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Farnesoid X receptor agonist tropifexor attenuates cholestasis in a randomised trial in patients with primary biliary cholangitis

Open AccessPublished:July 20, 2022DOI:https://doi.org/10.1016/j.jhepr.2022.100544

      Highlights

      • Phase II study on the farnesoid X receptor agonist, tropifexor, in patients with primary biliary cholangitis.
      • Itch of mild to moderate severity was the most frequent adverse event.
      • Markers of bile duct injury were reduced with tropifexor after 4 weeks of therapy.
      • Higher tropifexor exposure was observed in patients with PBC than that in healthy volunteers.

      Background & Aims

      The safety, tolerability, and efficacy of the non-bile acid farnesoid X receptor agonist tropifexor were evaluated in a phase II, double-blind, placebo-controlled study as potential second-line therapy for patients with primary biliary cholangitis (PBC) with an inadequate ursodeoxycholic acid response.

      Methods

      Patients were randomised (2:1) to receive tropifexor (30, 60, 90, or 150 μg) or matched placebo orally once daily for 28 days, with follow-up on Days 56 and 84. Primary endpoints were safety and tolerability of tropifexor and reduction in levels of γ-glutamyl transferase (GGT) and other liver biomarkers. Other objectives included patient-reported outcome measures using the PBC-40 quality-of-life (QoL) and visual analogue scale scores and tropifexor pharmacokinetics.

      Results

      Of 61 enrolled patients, 11, 9, 12, and 8 received 30-, 60-, 90-, and 150-μg tropifexor, respectively, and 21 received placebo; 3 patients discontinued treatment because of adverse events (AEs) in the 150-μg tropifexor group. Pruritus was the most frequent AE in the study (52.5% [tropifexor] vs. 28.6% [placebo]), with most events of mild to moderate severity. Decreases seen in LDL-, HDL-, and total-cholesterol levels at 60-, 90-, and 150 μg doses stabilised after treatment discontinuation. By Day 28, tropifexor caused 26–72% reduction in GGT from baseline at 30- to 150-μg doses (p <0.001 at 60-, 90-, and 150-μg tropifexor vs. placebo). Day 28 QoL scores were comparable between the placebo and tropifexor groups. A dose-dependent increase in plasma tropifexor concentration was observed, with 5- to 5.55-fold increases in AUC0-8h and Cmax between 30- and 150-μg doses.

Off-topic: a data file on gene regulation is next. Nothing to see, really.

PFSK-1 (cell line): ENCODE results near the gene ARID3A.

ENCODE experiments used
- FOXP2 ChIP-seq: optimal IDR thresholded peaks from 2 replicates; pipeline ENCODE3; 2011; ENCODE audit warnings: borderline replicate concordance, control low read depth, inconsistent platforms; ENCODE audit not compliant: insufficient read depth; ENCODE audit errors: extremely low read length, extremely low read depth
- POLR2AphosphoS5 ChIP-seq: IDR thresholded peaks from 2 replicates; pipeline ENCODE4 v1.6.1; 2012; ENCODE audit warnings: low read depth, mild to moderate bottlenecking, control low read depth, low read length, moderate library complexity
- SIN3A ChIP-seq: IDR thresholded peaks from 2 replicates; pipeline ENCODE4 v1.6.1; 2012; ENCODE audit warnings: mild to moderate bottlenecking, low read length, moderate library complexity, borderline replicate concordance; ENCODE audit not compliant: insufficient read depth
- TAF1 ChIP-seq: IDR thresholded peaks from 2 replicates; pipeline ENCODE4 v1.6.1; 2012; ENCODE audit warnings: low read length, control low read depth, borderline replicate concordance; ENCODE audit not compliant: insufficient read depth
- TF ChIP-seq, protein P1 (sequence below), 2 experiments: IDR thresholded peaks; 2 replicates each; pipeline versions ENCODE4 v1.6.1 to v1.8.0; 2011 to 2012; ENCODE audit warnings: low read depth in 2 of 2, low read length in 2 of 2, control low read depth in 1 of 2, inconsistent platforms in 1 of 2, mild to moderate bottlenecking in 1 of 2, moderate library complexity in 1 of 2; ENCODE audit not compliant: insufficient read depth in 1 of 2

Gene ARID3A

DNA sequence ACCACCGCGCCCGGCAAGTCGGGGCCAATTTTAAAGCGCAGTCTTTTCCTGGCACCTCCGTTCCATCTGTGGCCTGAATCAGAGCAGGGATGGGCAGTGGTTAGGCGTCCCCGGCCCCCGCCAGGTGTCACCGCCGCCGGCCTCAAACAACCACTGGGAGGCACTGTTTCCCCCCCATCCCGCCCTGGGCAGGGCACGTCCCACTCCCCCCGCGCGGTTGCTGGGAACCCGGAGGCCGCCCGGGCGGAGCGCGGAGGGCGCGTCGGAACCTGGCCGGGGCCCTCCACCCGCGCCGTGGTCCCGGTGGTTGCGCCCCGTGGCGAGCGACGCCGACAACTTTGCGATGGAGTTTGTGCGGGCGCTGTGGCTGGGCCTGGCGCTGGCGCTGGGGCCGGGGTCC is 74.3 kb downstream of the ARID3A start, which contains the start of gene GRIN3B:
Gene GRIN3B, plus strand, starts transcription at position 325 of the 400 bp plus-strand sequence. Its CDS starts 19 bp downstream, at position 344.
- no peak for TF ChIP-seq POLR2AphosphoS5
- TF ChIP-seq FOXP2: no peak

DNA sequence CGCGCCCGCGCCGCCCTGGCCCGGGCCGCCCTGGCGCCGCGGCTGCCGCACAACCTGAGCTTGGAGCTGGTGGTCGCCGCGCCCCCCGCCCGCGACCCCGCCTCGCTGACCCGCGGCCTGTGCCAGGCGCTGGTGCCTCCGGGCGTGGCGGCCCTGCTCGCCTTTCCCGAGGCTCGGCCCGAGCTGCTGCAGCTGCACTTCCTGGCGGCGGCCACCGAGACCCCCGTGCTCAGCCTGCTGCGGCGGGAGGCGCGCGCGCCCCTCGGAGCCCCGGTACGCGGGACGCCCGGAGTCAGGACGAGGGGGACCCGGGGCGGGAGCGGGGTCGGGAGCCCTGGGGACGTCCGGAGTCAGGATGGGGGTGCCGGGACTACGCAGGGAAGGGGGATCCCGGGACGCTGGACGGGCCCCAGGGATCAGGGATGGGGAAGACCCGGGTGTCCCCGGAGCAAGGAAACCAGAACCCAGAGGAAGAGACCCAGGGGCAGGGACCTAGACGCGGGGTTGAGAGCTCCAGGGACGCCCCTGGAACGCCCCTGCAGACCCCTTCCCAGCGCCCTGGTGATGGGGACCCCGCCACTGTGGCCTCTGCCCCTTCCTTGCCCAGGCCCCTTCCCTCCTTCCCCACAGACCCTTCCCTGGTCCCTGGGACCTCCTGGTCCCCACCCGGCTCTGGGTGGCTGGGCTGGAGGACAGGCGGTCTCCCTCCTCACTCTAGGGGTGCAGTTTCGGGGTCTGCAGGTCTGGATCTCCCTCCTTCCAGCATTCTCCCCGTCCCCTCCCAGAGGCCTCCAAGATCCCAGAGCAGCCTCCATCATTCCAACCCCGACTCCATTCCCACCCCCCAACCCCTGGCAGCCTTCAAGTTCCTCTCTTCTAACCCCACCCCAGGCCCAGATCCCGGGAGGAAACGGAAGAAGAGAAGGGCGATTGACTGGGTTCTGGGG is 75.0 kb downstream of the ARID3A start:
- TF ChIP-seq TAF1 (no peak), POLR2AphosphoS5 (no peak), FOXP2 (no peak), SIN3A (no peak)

Conclusions

      Tropifexor showed improvement in cholestatic markers relative to placebo, predictable pharmacokinetics, and an acceptable safety–tolerability profile, thereby supporting its potential further clinical development for PBC.

      Lay summary

      The bile acid ursodeoxycholic acid (UDCA) is the standard-of-care therapy for primary biliary cholangitis (PBC), but approximately 40% of patients have an inadequate response to this therapy. Tropifexor is a highly potent non-bile acid agonist of the farnesoid X receptor that is under clinical development for various chronic liver diseases. In the current study, in patients with an inadequate response to UDCA, tropifexor was found to be safe and well tolerated, with improved levels of markers of bile duct injury at very low (microgram) doses. Itch of mild to moderate severity was observed in all groups including placebo but was more frequent at the highest tropifexor dose.

      Clinical Trials Registration

      This study is registered at ClinicalTrials.gov (NCT02516605).

      Graphical abstract

      Keywords

      Abbreviations:

      AE (adverse event), ALP (alkaline phosphatase), ALT (alanine aminotransferase), AUC (area under the concentration–time curve), C4 (7-alpha-hydroxy-4-cholesten-3-one), CL/F,ss (the apparent systemic clearance following oral administration at steady state), Cmax (maximum plasma concentration), FGF19 (fibroblast growth factor 19), FXR (farnesoid X receptor), GGT (γ-glutamyl transferase), HDL (high-density lipoprotein), LDL (low-density lipoprotein), NASH (non-alcoholic steatohepatitis), OCA (obeticholic acid), pBAD (primary bile acid diarrhoea), PBC (primary biliary cholangitis), PD (pharmacodynamic), PRO (patient-reported outcome), qd (once daily), QoL (quality of life), Racc (accumulation ratio), SAE (serious adverse event), Tmax (time to reach Cmax), ULN (upper limit of normal), VAS (visual analogue scale)